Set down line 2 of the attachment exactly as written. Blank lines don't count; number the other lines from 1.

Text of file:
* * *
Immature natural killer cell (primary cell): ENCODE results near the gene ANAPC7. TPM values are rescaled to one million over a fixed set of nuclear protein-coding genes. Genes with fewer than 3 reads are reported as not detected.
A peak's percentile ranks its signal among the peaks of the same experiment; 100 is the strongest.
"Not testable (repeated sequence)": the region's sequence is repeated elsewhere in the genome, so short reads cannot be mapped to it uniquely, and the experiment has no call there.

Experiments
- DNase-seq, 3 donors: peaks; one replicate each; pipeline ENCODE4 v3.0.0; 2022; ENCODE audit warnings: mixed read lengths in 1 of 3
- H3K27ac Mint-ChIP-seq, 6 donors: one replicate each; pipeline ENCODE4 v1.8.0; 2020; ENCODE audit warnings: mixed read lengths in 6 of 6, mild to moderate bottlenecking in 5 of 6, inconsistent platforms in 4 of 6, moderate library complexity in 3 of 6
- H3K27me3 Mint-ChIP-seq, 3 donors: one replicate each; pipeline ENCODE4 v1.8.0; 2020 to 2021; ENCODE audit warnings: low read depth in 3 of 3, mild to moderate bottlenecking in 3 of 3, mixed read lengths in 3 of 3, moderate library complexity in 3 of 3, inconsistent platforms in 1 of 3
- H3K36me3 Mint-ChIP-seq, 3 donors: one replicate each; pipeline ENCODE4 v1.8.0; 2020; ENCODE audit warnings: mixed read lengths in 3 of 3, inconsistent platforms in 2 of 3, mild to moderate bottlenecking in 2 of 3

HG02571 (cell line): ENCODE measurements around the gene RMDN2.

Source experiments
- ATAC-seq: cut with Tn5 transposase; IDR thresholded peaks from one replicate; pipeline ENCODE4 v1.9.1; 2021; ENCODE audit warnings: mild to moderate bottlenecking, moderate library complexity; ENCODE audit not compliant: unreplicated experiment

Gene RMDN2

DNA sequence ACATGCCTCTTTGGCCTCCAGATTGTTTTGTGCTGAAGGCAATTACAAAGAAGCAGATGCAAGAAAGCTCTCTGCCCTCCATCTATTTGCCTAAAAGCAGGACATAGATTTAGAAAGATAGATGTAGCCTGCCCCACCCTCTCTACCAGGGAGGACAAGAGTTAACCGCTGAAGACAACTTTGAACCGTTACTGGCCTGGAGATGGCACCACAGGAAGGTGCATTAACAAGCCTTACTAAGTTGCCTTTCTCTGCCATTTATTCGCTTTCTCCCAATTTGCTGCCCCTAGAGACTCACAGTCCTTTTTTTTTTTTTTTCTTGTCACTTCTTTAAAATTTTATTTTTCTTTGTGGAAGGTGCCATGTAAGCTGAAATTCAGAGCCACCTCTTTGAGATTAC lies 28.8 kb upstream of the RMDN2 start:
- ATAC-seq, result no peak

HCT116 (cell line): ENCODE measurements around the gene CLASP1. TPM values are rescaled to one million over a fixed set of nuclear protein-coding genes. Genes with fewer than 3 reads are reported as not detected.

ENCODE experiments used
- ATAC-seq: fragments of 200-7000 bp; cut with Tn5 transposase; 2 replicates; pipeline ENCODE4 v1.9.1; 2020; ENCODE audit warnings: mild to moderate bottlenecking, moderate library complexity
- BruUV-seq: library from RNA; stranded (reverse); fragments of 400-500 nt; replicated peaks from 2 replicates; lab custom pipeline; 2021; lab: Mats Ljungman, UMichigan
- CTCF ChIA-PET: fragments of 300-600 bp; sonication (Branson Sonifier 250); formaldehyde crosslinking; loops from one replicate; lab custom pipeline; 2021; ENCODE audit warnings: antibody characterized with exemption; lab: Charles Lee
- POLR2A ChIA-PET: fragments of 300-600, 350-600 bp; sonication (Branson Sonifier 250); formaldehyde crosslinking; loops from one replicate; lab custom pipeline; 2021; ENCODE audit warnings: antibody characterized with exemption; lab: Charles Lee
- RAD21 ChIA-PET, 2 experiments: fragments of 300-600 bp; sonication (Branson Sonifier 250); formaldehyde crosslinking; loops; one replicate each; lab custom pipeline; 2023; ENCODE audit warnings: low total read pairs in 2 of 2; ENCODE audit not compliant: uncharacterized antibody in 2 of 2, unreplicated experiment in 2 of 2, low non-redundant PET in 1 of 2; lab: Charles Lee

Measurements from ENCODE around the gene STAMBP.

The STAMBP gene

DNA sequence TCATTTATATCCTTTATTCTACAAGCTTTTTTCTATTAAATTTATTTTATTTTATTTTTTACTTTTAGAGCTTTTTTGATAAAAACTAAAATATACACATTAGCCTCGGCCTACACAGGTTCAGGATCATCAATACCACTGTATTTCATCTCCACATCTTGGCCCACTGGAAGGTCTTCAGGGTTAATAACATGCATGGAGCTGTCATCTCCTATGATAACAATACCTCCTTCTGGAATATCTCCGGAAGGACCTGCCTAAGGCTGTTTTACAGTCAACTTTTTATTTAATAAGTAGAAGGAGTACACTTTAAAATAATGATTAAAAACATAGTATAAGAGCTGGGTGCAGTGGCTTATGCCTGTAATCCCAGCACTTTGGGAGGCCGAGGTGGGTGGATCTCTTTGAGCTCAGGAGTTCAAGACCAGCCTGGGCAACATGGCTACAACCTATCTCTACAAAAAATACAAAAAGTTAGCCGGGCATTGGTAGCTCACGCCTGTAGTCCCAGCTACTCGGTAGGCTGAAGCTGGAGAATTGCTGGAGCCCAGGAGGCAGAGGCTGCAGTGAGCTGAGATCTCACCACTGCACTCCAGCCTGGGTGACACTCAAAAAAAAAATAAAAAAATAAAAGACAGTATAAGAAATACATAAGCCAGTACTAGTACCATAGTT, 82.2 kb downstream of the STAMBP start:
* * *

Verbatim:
A peak's percentile ranks its signal among the peaks of the same experiment; 100 is the strongest.